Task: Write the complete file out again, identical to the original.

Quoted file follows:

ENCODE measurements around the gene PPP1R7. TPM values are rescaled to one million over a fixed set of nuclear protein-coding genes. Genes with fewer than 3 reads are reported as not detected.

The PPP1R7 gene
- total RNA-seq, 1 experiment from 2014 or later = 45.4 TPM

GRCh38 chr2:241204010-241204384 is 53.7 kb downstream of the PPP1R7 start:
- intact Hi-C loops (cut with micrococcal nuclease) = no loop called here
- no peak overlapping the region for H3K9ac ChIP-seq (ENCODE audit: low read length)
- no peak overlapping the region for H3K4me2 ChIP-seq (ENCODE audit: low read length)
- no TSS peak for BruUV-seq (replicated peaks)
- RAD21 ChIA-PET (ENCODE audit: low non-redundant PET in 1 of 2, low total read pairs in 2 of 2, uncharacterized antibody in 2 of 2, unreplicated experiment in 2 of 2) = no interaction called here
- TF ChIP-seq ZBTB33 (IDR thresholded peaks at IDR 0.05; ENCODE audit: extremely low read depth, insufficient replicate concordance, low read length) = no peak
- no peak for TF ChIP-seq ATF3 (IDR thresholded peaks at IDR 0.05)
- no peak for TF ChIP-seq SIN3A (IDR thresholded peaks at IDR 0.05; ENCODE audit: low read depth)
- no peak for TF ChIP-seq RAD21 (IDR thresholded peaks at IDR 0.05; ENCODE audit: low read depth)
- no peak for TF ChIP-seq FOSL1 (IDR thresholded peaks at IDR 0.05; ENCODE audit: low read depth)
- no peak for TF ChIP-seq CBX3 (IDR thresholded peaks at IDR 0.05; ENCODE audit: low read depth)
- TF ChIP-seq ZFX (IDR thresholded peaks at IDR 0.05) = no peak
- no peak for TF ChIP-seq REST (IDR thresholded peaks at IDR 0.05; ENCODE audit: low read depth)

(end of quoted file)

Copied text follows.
ENCODE measurements around the gene PPP1R7. TPM values are rescaled to one million over a fixed set of nuclear protein-coding genes. Genes with fewer than 3 reads are reported as not detected.

The PPP1R7 gene
- total RNA-seq, 1 experiment from 2014 or later = 45.4 TPM

GRCh38 chr2:241204010-241204384 is 53.7 kb downstream of the PPP1R7 start:
- intact Hi-C loops (cut with micrococcal nuclease) = no loop called here
- no peak overlapping the region for H3K9ac ChIP-seq (ENCODE audit: low read length)
- no peak overlapping the region for H3K4me2 ChIP-seq (ENCODE audit: low read length)
- no TSS peak for BruUV-seq (replicated peaks)
- RAD21 ChIA-PET (ENCODE audit: low non-redundant PET in 1 of 2, low total read pairs in 2 of 2, uncharacterized antibody in 2 of 2, unreplicated experiment in 2 of 2) = no interaction called here
- TF ChIP-seq ZBTB33 (IDR thresholded peaks at IDR 0.05; ENCODE audit: extremely low read depth, insufficient replicate concordance, low read length) = no peak
- no peak for TF ChIP-seq ATF3 (IDR thresholded peaks at IDR 0.05)
- no peak for TF ChIP-seq SIN3A (IDR thresholded peaks at IDR 0.05; ENCODE audit: low read depth)
- no peak for TF ChIP-seq RAD21 (IDR thresholded peaks at IDR 0.05; ENCODE audit: low read depth)
- no peak for TF ChIP-seq FOSL1 (IDR thresholded peaks at IDR 0.05; ENCODE audit: low read depth)
- no peak for TF ChIP-seq CBX3 (IDR thresholded peaks at IDR 0.05; ENCODE audit: low read depth)
- TF ChIP-seq ZFX (IDR thresholded peaks at IDR 0.05) = no peak
- no peak for TF ChIP-seq REST (IDR thresholded peaks at IDR 0.05; ENCODE audit: low read depth)